Erik Richardson

Teacher, Richardson Ideaworks, Inc.

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Give me a list of 5 things: What did you like best about school or wish there had been more of?

There is an awful lot of top-down talk in education about what the Ph.D.'s and the politicians think would improve education, but I would like to see more bottom-up talk from the customers about what made school - even if only during rare moments - engaging or meaningful. Repetition is valuable, as in any survey, and uniqueness is valuable too.

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    Apr 29 2011: 1) More applicability across the board. Seriously, you need to let kids know WHY learning about King Lear and Iambic Pentameter and the GNP of Peru and calculating the area of a circle and the thousand other things we learned are useful, rather than relying upon 'banking' knowledge just for tests.2) less rote memorization, WAY more conceptual thinking based testing.3) Way more bottom up discussion, less top down lecturing.4) Learn to teach different learning strategies...why should some students get Cs just because they can't memorize the Periodic Table or who wrote a Valediction Forbidding Mourning?5) Critical Thinking....kids need to be able to logically and sufficiently question claims from authority.
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    Apr 23 2011: 1. Learning examples of how to teach others and how to learn from others.
    2. Being able to challenge elder's to ideas and not being called "disrespectful" for it.

    3. More critical thought values in every subject.
    4. More group educations.
    5. Teach a language THROUGHOUT education, not just two years and think a child can master it, just nonsense.
  • Apr 26 2011: Teachers who encourage independent learning and show kids how the knowledge can also be fun.

    Teachers who tried to make everything concrete and applicable. I had one math teacher who taught us physics right along with math in grade 9 just to make the ideas applicable.

    Some sort of extra-curricular scheme that makes the knowledge necessary would be great. Like some sot of quasi-society or something.

    Somehow make self-pacing doable.

    This isn't really an answer but I remember in high school I absolutely hated Chemistry and now I'm studying it in University and devoting my life to it. Maybe the teacher should have done a better job at showing application.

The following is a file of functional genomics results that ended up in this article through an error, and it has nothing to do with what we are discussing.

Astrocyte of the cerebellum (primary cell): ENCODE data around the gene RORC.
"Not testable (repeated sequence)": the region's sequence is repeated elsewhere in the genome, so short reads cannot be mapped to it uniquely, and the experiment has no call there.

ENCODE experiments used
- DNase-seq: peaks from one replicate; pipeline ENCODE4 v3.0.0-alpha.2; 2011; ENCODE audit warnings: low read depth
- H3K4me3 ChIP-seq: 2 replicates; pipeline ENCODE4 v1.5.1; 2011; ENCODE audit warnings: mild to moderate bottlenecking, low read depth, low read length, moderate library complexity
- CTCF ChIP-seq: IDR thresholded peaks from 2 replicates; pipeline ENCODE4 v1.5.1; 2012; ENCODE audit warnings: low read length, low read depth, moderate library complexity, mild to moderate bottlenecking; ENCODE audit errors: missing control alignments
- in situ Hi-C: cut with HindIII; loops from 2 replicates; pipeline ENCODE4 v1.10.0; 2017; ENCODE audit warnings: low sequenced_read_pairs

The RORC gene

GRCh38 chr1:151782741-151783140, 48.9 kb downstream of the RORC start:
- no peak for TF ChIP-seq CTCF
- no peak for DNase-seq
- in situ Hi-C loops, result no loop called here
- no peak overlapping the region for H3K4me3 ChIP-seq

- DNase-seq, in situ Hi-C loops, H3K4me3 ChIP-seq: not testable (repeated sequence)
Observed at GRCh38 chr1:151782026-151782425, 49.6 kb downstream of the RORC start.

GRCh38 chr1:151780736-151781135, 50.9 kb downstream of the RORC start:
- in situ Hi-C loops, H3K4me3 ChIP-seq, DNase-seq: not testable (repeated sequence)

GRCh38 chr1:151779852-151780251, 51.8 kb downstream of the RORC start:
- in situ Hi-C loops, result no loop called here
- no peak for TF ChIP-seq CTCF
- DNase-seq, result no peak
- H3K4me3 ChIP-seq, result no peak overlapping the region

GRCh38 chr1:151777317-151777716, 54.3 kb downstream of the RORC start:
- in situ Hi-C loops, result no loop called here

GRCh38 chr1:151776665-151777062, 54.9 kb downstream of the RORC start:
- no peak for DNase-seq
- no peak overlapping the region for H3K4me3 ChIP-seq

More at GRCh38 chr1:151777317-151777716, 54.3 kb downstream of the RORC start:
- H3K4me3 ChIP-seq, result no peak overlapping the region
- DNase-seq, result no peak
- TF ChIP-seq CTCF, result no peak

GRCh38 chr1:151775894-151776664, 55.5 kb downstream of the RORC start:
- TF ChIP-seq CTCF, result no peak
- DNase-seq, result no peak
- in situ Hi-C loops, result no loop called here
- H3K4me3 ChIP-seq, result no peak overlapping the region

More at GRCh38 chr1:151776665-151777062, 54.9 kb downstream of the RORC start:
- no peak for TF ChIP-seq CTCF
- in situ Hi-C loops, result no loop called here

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    Apr 25 2011: I very rarely enjoyed school at all, but I did have a few teachers who I appreciated. Without exception, they were not lecturers, or assigners of busywork; they were more like storytellers, people who talked about things they had a passion for in a conversational, meandering tone. For an hour, until the bell rang, one could sit entranced as they wove their subject matter together with personal anecdotes, tangents, and whatever else came to mind in a sort of stream of consciousness monologue (with frequent interruptions). They never followed the curriculum in more than an accidental fashion and appreciated rather than retaliated against creative, unexpected solutions to assigned tasks. There were never stupid or irrelevant questions. There was never a topic of conversation or material in a textbook that needed reading.

    Five things I disliked:
    * obedience conditioning
    * repetition conditioning
    * rote memorization conditioning
    * punctuality conditioning
    * lack of air conditioning (haha)
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    Apr 25 2011: 1) group learning activities(not only classroom based)
    2)more questions asked by teachers(not always tell us 1+1=2 ,but ask 1+1=? keep it open)
    3)specific feekbacks from teacher on learning
    4) music
    5) more time to read and discuss
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    Apr 24 2011: Sport
    Music
    English Lit
    Discussion (Which we did not have enough of)
    Ben Bowers (English Lit Teacher) Gave me the confidence to write stories.
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    Apr 23 2011: 1. Singing.
    2. Writing.
    3. Computing (my teacher was ahead of the IT game before it was called IT)